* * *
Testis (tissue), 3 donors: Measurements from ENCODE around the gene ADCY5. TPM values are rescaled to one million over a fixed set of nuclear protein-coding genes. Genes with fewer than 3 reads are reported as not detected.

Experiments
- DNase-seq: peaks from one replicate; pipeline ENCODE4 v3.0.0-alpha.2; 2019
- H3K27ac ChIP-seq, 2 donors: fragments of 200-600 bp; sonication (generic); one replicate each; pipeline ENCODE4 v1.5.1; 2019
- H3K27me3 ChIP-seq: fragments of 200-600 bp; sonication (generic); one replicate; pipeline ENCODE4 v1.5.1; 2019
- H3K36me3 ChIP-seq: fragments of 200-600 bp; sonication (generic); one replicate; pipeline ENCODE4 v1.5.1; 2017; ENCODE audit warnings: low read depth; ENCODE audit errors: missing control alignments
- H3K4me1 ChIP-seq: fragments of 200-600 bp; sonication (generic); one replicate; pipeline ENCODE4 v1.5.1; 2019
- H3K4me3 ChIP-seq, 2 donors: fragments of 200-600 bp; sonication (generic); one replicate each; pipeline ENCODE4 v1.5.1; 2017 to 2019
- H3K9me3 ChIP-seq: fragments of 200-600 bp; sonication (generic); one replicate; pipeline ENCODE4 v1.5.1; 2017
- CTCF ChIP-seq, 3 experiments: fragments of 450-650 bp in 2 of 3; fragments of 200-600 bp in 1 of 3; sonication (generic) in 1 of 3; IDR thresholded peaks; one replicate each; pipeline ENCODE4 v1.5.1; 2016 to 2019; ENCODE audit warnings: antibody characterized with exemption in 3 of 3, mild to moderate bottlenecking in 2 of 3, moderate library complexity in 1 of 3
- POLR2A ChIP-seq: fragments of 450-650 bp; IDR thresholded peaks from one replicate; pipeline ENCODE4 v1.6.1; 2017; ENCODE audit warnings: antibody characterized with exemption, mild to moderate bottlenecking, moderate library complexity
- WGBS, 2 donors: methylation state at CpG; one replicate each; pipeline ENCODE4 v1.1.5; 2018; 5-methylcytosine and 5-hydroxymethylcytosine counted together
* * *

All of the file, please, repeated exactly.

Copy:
Testis (tissue), 3 donors: Measurements from ENCODE around the gene ADCY5. TPM values are rescaled to one million over a fixed set of nuclear protein-coding genes. Genes with fewer than 3 reads are reported as not detected.

Experiments
- DNase-seq: peaks from one replicate; pipeline ENCODE4 v3.0.0-alpha.2; 2019
- H3K27ac ChIP-seq, 2 donors: fragments of 200-600 bp; sonication (generic); one replicate each; pipeline ENCODE4 v1.5.1; 2019
- H3K27me3 ChIP-seq: fragments of 200-600 bp; sonication (generic); one replicate; pipeline ENCODE4 v1.5.1; 2019
- H3K36me3 ChIP-seq: fragments of 200-600 bp; sonication (generic); one replicate; pipeline ENCODE4 v1.5.1; 2017; ENCODE audit warnings: low read depth; ENCODE audit errors: missing control alignments
- H3K4me1 ChIP-seq: fragments of 200-600 bp; sonication (generic); one replicate; pipeline ENCODE4 v1.5.1; 2019
- H3K4me3 ChIP-seq, 2 donors: fragments of 200-600 bp; sonication (generic); one replicate each; pipeline ENCODE4 v1.5.1; 2017 to 2019
- H3K9me3 ChIP-seq: fragments of 200-600 bp; sonication (generic); one replicate; pipeline ENCODE4 v1.5.1; 2017
- CTCF ChIP-seq, 3 experiments: fragments of 450-650 bp in 2 of 3; fragments of 200-600 bp in 1 of 3; sonication (generic) in 1 of 3; IDR thresholded peaks; one replicate each; pipeline ENCODE4 v1.5.1; 2016 to 2019; ENCODE audit warnings: antibody characterized with exemption in 3 of 3, mild to moderate bottlenecking in 2 of 3, moderate library complexity in 1 of 3
- POLR2A ChIP-seq: fragments of 450-650 bp; IDR thresholded peaks from one replicate; pipeline ENCODE4 v1.6.1; 2017; ENCODE audit warnings: antibody characterized with exemption, mild to moderate bottlenecking, moderate library complexity
- WGBS, 2 donors: methylation state at CpG; one replicate each; pipeline ENCODE4 v1.1.5; 2018; 5-methylcytosine and 5-hydroxymethylcytosine counted together